People are always asking whether God actually still speaks directly to us, like He did in ‘the old days.’ Some think that because God isn’t speaking to us from within a bush, Exodus 3:4–22, that He doesn’t actually speak to His children at all. Or, they think that Jesus could only talk to us when He was in human form on earth—like the time He told Peter to walk on the water. Mathew 14:27–31. But God is still speaking directly to us in the twenty-first century. We just have to keep listening for Him.
I want to give you a real life example of God speaking to us. Because I’ve heard God talking to me a lot ever since I started listening, but this time was just too plain not to share. Obviously, like every one of my stories, this one requires a bit of background.
Law school is hard. Have I said that before? But it’s not the rigorous academic nature of law school that makes it hardest. It’s the competition and the innate instinct to constantly compare yourself to others. A lot of people want to be number one in the class. Including me. Spoiler alert: I am not number one in my class. But I still want to be a great law student, and my current struggle is to constantly compare myself to others—wondering why I try so hard, but am never as great as I want to be.
This semester I have tried (unsuccessfully) to stop comparing myself to others. I have tried to tell myself that the competition does not matter, that I just have to stay focused on the reason I came here: God’s purpose.
Finally, I tried writing ‘Focus’ on my wrist. I drew a horizontal line underneath the word to signify that in God’s eyes we are all equal. See, e.g., Romans 3:23. Then I drew three vertical lines to indicate that the only being who is not equal is God—the Father, Son, and Holy Spirit. See, e.g., Proverbs 22:2. I decided I was going to keep this symbol on my wrist until I had a complete attitude adjustment that helped me avoid comparing myself to others or despairing that I wasn’t good enough.
Fast forward to my church’s Sunday sermon several days later (with ‘Focus’ still written on my wrist). The sermon was based on Luke 9:23–26, but the pastor specifically noted Luke 9:24—“[f]or whoever desires to save his life will lose it, but whoever loses his life for My sake will save it.”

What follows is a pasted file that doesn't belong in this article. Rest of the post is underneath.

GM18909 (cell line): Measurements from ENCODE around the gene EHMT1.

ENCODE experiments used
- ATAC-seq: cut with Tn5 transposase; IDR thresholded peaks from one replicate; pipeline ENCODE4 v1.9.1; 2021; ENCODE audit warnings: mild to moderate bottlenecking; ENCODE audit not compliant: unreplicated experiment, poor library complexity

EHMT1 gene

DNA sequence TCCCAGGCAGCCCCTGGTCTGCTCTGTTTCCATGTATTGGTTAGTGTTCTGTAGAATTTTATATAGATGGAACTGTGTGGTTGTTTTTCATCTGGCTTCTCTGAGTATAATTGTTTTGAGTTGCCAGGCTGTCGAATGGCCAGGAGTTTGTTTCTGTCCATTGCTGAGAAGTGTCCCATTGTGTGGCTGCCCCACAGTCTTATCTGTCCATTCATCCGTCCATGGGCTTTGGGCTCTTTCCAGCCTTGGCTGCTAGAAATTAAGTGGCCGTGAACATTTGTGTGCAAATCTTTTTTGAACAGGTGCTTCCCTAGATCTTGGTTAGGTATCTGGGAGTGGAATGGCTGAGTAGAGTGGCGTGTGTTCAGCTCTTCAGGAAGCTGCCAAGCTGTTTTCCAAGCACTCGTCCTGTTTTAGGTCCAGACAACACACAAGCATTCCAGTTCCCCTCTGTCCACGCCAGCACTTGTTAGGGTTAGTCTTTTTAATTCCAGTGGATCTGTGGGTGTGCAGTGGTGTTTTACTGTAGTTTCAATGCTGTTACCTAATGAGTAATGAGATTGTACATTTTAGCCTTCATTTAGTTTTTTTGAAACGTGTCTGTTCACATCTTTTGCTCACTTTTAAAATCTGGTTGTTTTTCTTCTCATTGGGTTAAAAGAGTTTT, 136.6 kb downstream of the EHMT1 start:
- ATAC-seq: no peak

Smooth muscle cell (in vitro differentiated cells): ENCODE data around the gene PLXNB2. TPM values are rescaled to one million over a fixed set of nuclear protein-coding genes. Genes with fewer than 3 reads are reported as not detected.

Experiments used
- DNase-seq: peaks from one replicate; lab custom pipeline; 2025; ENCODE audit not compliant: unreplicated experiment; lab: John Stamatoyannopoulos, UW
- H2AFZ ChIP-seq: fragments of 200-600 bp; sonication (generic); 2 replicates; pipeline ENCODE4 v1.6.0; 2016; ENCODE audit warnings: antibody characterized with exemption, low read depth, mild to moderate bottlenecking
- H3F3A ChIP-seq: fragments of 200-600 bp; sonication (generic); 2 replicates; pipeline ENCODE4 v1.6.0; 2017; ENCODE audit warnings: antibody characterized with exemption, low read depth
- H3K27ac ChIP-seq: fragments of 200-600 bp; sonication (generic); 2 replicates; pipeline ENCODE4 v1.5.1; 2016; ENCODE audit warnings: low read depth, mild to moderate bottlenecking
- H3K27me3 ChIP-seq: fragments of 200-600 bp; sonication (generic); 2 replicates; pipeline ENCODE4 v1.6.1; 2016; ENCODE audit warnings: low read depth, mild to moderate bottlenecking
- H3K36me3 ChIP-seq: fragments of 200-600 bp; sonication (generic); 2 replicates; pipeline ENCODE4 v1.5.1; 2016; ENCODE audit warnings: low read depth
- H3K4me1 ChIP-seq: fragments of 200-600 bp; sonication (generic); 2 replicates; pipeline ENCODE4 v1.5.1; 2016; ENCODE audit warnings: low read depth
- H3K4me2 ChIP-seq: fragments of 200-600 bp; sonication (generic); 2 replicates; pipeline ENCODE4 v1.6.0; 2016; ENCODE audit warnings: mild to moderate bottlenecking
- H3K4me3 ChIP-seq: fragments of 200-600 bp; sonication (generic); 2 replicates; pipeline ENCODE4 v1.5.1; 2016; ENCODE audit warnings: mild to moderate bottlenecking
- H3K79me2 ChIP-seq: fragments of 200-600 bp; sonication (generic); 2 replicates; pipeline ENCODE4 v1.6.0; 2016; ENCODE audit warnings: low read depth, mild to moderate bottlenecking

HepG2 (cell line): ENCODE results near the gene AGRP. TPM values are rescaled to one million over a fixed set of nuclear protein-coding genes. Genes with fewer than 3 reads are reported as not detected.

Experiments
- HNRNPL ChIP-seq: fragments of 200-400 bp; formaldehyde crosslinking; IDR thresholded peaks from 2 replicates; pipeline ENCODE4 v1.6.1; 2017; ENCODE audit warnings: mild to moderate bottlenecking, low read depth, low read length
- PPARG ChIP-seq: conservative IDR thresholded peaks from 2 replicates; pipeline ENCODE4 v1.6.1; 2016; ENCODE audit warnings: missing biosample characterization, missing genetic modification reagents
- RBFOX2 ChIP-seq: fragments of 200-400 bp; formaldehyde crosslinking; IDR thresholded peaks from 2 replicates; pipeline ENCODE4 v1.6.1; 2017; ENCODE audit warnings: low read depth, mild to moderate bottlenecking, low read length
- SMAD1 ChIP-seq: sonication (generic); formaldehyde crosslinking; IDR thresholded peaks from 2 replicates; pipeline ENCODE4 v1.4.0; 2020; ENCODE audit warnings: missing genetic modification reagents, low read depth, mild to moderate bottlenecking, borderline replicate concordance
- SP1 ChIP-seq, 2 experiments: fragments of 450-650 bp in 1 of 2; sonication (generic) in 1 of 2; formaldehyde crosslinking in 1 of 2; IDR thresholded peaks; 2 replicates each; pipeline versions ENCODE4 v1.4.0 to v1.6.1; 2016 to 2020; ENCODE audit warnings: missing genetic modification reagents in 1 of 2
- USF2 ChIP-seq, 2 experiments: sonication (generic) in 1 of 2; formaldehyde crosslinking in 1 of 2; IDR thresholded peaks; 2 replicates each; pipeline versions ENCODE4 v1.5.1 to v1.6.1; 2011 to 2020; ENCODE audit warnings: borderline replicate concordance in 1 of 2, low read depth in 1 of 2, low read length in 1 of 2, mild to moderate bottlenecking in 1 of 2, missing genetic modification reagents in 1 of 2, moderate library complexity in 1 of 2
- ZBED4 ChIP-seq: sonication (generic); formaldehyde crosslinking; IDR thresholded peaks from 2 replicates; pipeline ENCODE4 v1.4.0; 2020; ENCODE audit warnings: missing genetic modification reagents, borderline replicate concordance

The pastor then tried to illustrate what the verse meant by talking about people who wanted to be the best at whatever they do. A teacher who wanted to be the greatest teacher ever, but ended up being only average. Or a mother who wanted to be the greatest mother ever, but ended up feeling inadequate. Or a husband who wanted to be the greatest husband ever, but never felt he was good enough.
Here’s where you can insert the exact problem I’ve been having: a student who wants to be number one in her class, but can barely get all of her homework done every week.
Now I was pretty sure that God was speaking directly to me, so I perked up my ears. Our pastor said the reason we can’t be the best at what we do is because of a disease called ‘Selfism.’ Still listening.
Then the pastor said there was one word for how we could cure Selfism. “Focus,” he said. What??? Did he really just say the one word I thought he said? The word I wrote on my wrist a few days ago to fix this exact problem? Yes, he said “Focus.”
The pastor spent the rest of the sermon talking about how we can be the best at what we do. He used Paul as an example, where Paul said he was dead and it was Christ who lived in him (Galatians 2:20). Paul’s focus made him one of the best missionaries we’ve ever had. Not because Paul was trying to be the best missionary of all time, but because he was focused on the mission God gave him when his old self died.
Just like that, God used a Sunday morning to remind me that He still speaks to us. All the time. And He verified that right now I am supposed to be focusing on His mission. Not on how I can be the best at whatever I do. He reminded me that I can be the best at completing His mission for my life when I stay focused on that goal.
This isn’t the first time God has used a sermon or a devotion to speak directly to me. But it is certainly one of the most obvious times God has spoken directly to me. In case you’re wondering, He is speaking to all of us. We just have to listen for him. Just for the record—Moses didn’t have to hear God speak to him through the burning bush. He made a conscious decision to walk over to that bush.
If you’re wondering whether God still speaks to us in 2018, my challenge for you is to listen harder. He is speaking. See what He says. It’s an incredible journey.
Katherine Wenner is a law student at Wake Forest University and currently holds the position of cousin to Caleb. She has a heart for agriculture, specifically in helping with agricultural legislation. Katherine drinks her lattes nonfat, no foam, and extra hot, just in case anyone who has read this chooses to treat her. For fun, she listens to Supreme Court oral arguments when she’s running. Katherine dreams of being a comedian one day but she just isn’t funny enough to make the cut (her words, not ours).